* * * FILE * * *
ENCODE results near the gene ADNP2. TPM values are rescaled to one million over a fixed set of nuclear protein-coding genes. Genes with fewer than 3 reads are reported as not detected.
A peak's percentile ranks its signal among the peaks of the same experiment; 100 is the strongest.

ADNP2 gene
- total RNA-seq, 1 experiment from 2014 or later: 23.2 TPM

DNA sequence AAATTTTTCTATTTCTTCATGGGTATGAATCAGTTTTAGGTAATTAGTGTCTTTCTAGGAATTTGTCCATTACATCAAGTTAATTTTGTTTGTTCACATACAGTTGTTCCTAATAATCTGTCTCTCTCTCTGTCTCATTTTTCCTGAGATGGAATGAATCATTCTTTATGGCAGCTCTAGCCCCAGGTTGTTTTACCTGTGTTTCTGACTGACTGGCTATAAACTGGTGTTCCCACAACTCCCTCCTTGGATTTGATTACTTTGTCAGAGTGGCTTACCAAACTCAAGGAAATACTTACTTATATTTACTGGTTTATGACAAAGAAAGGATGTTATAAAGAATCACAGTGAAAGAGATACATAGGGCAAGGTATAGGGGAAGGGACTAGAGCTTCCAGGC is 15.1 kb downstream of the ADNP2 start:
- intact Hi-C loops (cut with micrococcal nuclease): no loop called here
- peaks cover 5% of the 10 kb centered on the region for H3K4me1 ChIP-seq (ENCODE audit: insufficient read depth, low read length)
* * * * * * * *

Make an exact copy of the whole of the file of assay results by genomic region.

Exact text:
ENCODE results near the gene ADNP2. TPM values are rescaled to one million over a fixed set of nuclear protein-coding genes. Genes with fewer than 3 reads are reported as not detected.
A peak's percentile ranks its signal among the peaks of the same experiment; 100 is the strongest.

ADNP2 gene
- total RNA-seq, 1 experiment from 2014 or later: 23.2 TPM

DNA sequence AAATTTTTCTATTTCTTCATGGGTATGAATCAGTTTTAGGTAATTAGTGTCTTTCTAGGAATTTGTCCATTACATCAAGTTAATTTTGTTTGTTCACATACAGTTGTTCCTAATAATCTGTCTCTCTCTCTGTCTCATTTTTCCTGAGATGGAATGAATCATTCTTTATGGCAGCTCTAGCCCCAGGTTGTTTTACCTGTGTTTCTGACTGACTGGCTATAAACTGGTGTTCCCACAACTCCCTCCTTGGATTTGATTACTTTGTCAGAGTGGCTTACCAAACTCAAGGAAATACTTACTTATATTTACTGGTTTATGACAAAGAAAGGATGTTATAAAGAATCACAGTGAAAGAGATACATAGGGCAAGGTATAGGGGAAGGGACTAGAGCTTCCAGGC is 15.1 kb downstream of the ADNP2 start:
- intact Hi-C loops (cut with micrococcal nuclease): no loop called here
- peaks cover 5% of the 10 kb centered on the region for H3K4me1 ChIP-seq (ENCODE audit: insufficient read depth, low read length)